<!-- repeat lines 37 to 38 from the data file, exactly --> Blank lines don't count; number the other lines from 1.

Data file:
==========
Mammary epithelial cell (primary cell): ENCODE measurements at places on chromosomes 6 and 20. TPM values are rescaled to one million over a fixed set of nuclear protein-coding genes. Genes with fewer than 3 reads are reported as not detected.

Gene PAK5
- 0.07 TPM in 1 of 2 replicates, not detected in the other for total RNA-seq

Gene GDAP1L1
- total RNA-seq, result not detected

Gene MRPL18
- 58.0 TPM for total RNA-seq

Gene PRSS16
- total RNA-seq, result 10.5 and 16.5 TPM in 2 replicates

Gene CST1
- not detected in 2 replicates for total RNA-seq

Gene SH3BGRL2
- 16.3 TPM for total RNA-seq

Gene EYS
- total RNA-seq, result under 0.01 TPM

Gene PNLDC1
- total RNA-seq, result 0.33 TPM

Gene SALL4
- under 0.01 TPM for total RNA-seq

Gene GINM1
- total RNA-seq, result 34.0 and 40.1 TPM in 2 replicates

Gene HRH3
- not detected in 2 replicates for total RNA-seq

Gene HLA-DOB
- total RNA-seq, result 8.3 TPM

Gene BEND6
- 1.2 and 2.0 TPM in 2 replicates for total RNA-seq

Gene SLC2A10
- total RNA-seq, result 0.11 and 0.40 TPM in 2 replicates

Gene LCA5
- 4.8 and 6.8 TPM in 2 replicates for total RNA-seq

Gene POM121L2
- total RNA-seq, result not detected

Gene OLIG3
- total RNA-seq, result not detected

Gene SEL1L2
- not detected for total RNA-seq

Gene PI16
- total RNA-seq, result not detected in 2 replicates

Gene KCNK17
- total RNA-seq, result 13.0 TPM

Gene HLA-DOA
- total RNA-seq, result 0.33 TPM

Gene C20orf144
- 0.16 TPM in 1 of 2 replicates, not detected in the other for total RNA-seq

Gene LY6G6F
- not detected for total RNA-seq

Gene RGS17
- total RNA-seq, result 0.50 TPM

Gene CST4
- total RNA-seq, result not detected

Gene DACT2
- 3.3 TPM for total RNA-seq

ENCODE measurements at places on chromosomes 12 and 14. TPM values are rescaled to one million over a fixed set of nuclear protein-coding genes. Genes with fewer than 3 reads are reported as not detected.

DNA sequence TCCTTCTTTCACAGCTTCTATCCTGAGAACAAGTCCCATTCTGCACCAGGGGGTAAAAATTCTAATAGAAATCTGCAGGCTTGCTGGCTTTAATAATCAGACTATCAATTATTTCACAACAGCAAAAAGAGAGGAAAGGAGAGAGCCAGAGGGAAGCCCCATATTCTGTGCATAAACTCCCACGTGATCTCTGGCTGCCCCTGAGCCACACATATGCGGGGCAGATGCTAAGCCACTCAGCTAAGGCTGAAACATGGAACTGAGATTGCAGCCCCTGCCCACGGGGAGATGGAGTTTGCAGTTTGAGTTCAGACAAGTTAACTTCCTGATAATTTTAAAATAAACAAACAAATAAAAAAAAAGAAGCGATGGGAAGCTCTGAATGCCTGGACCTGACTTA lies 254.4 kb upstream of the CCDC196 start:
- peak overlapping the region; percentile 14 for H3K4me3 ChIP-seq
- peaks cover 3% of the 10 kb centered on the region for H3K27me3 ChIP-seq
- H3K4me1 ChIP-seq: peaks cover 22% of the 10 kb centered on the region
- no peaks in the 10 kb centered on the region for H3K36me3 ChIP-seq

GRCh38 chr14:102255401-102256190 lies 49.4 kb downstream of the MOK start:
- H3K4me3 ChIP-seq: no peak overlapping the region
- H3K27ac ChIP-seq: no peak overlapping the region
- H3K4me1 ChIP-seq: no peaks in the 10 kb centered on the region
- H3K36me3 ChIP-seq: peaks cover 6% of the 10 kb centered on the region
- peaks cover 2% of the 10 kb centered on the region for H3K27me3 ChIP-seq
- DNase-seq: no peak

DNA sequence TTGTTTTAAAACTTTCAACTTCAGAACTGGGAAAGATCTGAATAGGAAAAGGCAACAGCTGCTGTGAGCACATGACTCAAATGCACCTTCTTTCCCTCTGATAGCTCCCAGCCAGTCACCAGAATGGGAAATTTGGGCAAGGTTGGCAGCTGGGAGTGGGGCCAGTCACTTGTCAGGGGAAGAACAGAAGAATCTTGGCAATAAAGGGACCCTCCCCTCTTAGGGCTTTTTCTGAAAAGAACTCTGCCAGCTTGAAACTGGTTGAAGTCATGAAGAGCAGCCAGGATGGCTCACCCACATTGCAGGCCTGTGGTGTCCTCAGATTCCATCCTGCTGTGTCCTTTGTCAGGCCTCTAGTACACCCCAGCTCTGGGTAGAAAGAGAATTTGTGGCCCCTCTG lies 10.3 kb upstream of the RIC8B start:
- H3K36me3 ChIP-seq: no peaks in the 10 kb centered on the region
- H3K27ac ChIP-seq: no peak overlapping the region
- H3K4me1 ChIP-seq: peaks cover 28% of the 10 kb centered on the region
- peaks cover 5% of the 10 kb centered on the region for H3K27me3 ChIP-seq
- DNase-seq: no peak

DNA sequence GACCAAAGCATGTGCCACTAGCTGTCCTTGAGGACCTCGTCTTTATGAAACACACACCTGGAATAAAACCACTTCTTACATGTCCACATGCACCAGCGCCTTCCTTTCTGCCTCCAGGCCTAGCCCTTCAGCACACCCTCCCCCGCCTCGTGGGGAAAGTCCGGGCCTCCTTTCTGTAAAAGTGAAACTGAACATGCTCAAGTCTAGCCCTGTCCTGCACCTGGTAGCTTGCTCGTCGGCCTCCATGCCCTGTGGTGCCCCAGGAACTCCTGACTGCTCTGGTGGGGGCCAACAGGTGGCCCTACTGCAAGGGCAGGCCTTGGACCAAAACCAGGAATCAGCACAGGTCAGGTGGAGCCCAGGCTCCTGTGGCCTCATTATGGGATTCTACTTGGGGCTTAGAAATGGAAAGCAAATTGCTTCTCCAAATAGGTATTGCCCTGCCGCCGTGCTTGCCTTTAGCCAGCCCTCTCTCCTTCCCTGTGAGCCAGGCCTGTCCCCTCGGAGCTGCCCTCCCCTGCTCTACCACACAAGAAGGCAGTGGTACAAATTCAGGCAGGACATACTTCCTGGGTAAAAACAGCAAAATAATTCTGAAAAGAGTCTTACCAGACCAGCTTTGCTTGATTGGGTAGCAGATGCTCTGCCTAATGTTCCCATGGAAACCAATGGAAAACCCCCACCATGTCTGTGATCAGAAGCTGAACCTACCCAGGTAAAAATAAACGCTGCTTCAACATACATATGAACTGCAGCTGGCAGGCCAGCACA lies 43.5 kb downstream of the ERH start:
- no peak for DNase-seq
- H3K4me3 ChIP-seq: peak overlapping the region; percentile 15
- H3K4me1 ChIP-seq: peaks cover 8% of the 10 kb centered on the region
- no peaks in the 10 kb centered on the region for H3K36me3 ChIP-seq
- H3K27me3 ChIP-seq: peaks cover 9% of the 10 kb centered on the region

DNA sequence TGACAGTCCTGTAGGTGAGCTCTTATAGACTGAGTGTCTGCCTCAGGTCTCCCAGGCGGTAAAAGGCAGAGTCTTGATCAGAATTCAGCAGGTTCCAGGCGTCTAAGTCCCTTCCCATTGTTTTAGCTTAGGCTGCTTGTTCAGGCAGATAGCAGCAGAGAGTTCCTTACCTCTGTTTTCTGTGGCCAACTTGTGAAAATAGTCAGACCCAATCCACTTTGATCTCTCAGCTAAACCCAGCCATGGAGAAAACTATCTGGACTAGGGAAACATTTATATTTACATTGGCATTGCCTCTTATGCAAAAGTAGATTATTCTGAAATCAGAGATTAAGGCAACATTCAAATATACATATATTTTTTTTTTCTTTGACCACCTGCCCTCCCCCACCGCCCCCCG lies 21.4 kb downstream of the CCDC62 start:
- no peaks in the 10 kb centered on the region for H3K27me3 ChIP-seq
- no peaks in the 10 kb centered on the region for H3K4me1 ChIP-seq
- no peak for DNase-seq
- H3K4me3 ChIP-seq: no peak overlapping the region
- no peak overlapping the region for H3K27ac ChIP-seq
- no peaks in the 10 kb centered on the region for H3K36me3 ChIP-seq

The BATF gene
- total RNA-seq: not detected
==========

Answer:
- not detected for total RNA-seq

Gene PI16